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October 20, 2013

Split coverage

Whatever the fate of South Lockport's EMS, the public will be covered, officials say

Lockport Union-Sun & Journal — About 75 percent of the calls that South Lockport Volunteer Fire Co. receives concern medical emergencies, typically automobile accidents. That works out to a conservative average of about 825 EMS calls a year.

As South Lockport reviews its long-term plans for its emergency medical services, the fire company says Lockport town residents won’t be without EMS coverage. Declining enrollment of volunteer Emergency Medical Technicians with the company over the years has prompted an in-depth look at its ability to continue offering the service.

“The public should know that providing quality emergency service is the highest priority for South Lockport and we will continue to adhere to the quality and standards you have always expected and received,” South Lockport President Peter Smith said in a statement last week. “(The review) does not mean the South Lockport Fire Co. is not going to respond to the community’s calls. We will continue to respond to all emergency calls within our response area in the Town of Lockport,” with help from other fire companies as needed.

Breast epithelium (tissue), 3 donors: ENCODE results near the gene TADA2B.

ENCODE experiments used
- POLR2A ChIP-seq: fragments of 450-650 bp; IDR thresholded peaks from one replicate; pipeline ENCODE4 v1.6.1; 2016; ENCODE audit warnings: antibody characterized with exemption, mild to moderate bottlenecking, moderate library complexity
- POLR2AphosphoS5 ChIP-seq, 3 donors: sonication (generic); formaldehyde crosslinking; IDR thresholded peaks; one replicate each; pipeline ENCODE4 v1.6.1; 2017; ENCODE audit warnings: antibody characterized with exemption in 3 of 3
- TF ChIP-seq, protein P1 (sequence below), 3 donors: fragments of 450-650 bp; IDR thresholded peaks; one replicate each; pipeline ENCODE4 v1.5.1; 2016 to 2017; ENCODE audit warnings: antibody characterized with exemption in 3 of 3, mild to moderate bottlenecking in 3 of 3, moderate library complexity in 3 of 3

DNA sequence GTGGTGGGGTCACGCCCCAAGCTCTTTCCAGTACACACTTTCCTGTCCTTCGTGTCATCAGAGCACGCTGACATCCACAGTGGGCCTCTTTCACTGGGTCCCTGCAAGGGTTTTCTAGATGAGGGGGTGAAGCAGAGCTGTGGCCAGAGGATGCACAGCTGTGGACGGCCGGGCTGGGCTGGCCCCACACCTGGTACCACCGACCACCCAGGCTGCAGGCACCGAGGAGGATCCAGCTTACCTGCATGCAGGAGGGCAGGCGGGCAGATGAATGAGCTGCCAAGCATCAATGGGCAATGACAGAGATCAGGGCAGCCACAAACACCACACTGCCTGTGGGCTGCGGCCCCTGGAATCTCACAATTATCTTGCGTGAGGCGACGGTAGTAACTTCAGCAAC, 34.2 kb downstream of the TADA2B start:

Running an emergency medical service is a time-intensive and expensive endeavor for a fire company. So a shortage of emergency medical technicians, as well as increased regulatory and training requirements for volunteers, make maintaining an EMS more challenging.

The amount of training required to become a EMT and retain that certification is intense, said Benjamin J. Ripson, South Lockport’s third assistant fire chief and chairman of the EMS committee.

EMT regulations, set by the New York State Department of Health, must be followed by all EMS agencies regardless whether they are career (paid professionals) or volunteer.

The South Lockport membership would have the final say on any change to the fire company’s EMS, Ripson said. If a worst case scenario occurred and South Lockport cut emergency medical service altogether, there are other agencies in the area that could step up to the plate to provide the service.

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